Spring 1954 had good memories, bad omens – QNS.com

Spring 1954 had good memories, bad omens

By The Greater Astoria Historical Society

In conjunction with the Greater Astoria Historical Society, the TimesLedger Newspapers presents noteworthy events in the borough’s history

As chill winter winds gave way to the gentle breezes and new life that mark the passage into spring, America in 1954 was about to enter an uncertain, tumultuous period in its history. Frightening new technology cast a pall of complete destruction over the entire planet. Previously marginalized groups struggled for their voices to be heard, and young Americans growing into adulthood often rebelled to establish an identity distinct from their parents.

Closer to home, out of control youths seemed to run wild in the streets, schools and apartment blocs of the borough. In Elmhurst, two youngsters playing hookey from school on St. Patrick’s Day tested their Irish luck at the Museum of Natural History, stealing poison darts from an exhibit on the Indians of the Peruvian rain forest. The boys later turned themselves in to the local police station, along with their haul of arrows tipped with the lethal poison curare, which paralyzes the respiratory system, heart and brain of its target.

Not to be outdone in the juvenile arms race, on March 17 a car-stealing zip-gun gang which prowled the streets of Bayside faced justice in Ridgewood Felony Court for assaulting another youth at gunpoint. Bail was set at $10,000 for the ringleader. The gangster who manufactured the crude firearm used in the attack was also tried and held on bail.

In the face of such daily mayhem, the March 9 Long Island Star Journal echoed a common plea from local police: “Give us a chance to use our kind of medicine… a kick in the pants!”

Queens lost a little piece of its history to the relentless march of time that year. On March 28, the 18–room Clark mansion on Kissena Boulevard in Flushing was completely destroyed in a two-alarm blaze. Originally named Evergreen Lawn, the mansion and its surrounding estate were built in 1815 by Preserved Fish, so named after surviving a harrowing birth at sea during a heavy storm. A garage on the estate, which was slated for redevelopment into cooperative apartments, housed an antique car collection belonging to the house’s last owner, one Henry Austin Clark.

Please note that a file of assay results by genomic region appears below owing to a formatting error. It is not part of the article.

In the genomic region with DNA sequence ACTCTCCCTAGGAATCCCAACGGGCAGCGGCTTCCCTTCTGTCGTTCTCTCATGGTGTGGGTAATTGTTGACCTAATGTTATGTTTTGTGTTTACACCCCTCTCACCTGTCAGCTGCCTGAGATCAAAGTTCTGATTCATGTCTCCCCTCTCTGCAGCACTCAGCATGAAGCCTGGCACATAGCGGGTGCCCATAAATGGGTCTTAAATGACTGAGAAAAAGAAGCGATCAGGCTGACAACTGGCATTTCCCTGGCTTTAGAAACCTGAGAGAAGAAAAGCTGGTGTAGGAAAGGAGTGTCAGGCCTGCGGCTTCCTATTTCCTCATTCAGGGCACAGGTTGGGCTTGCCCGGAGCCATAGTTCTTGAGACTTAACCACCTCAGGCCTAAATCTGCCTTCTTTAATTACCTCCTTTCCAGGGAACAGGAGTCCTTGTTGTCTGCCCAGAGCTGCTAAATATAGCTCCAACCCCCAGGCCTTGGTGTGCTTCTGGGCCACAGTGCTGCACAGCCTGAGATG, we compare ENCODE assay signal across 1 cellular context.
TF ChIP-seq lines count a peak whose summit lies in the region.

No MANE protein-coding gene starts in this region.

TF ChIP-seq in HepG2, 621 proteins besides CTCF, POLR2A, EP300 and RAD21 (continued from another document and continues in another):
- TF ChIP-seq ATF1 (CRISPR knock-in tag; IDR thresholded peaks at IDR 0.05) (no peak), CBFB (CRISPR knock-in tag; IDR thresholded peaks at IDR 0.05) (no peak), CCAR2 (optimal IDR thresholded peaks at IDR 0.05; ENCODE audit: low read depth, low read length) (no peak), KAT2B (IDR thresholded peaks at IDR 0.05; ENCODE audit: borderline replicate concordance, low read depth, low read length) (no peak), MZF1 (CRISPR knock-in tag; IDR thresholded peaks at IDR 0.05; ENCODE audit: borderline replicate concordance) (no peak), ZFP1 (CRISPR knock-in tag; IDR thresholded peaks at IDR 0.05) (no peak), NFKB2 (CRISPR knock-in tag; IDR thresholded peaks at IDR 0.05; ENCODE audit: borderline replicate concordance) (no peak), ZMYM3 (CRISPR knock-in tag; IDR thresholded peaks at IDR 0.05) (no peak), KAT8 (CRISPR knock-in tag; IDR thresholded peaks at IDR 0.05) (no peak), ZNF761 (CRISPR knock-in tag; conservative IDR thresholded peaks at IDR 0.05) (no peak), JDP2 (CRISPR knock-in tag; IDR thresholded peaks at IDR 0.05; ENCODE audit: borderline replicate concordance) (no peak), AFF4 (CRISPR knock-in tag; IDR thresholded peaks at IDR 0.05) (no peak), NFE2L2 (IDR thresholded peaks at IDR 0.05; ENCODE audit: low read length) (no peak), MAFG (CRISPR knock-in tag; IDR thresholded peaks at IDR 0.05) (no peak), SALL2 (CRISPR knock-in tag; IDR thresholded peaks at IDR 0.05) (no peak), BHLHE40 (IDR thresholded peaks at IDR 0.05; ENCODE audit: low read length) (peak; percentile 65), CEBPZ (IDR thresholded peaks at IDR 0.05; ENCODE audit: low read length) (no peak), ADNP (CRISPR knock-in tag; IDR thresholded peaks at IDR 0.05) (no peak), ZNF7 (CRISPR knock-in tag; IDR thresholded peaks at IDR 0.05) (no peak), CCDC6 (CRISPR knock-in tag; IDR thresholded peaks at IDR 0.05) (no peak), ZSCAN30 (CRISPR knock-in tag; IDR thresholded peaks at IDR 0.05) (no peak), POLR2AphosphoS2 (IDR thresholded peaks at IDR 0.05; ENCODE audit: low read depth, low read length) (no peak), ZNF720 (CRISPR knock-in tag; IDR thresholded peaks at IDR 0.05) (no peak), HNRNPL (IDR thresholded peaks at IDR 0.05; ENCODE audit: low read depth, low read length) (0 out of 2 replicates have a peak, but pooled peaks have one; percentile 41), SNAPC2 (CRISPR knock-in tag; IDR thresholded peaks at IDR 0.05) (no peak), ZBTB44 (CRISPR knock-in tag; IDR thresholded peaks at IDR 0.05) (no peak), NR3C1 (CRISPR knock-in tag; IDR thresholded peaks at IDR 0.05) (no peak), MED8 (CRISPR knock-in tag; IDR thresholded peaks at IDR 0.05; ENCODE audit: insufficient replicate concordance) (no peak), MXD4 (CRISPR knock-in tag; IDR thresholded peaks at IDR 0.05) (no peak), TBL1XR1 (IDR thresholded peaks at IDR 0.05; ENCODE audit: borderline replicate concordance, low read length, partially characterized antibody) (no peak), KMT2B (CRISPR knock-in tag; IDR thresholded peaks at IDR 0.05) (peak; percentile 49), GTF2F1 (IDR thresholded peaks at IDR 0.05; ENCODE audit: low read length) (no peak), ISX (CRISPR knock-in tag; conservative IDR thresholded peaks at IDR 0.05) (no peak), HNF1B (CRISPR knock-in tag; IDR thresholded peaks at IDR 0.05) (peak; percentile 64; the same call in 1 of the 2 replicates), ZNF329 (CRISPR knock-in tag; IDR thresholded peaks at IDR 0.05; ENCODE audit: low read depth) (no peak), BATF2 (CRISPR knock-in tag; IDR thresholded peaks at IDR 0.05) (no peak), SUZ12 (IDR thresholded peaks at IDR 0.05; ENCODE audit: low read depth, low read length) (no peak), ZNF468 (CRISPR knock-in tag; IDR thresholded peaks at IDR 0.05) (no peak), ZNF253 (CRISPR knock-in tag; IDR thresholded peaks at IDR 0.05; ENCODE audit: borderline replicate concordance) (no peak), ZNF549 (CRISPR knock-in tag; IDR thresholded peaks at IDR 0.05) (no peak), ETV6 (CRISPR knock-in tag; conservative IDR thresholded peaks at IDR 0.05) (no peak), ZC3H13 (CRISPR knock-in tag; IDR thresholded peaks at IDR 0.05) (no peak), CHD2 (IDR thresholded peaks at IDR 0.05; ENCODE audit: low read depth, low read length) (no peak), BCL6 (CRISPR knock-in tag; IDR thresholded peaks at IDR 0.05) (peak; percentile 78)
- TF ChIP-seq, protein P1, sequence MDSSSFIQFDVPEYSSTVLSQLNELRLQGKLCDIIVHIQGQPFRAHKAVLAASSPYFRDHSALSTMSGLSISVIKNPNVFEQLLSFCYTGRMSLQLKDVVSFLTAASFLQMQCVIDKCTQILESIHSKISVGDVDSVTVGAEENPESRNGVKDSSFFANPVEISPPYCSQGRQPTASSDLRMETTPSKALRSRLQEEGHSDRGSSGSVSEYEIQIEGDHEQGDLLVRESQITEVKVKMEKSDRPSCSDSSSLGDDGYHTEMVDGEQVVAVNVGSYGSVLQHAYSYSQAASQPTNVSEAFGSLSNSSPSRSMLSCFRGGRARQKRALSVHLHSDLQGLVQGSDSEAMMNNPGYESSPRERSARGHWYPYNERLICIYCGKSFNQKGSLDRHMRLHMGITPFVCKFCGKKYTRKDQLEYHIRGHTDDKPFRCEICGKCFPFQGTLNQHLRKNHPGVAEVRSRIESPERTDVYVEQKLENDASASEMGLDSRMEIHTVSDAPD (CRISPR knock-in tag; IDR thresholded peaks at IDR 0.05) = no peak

Even the passage of time, however, does not bury beautiful, vivid memories of people, places and experiences long past.

In March, Mrs. Margaret Lyons of 37th Street in Long Island City celebrated her 80th birthday in the house in which she was born in 1874. The sprightly grandmother recalled winter days when families hung their laundry outside, the laundry water stained with the color of clothing, leaving behind a frozen rainbow on the pavement where it was dumped.

The Queens resident wistfully related shopping trips to Manhattan—two trolley rides and a ferry trip each way – before bridges spanned the East River, and stories of neighbors getting together to help build houses for newcomers to the neighborhood.

“I often tell my children,” she said, reflecting on days past, “how I wish Blissville could come back for only one day to let them see what it was like – the rolling green hills and farms, the goats, chickens and pigs that everyone kept, and the dancing and games outdoors in the summertime.”

For further information, contact the Greater Astoria Historical Society at 718-278-0700 or visit their website at www.astorialic.org.

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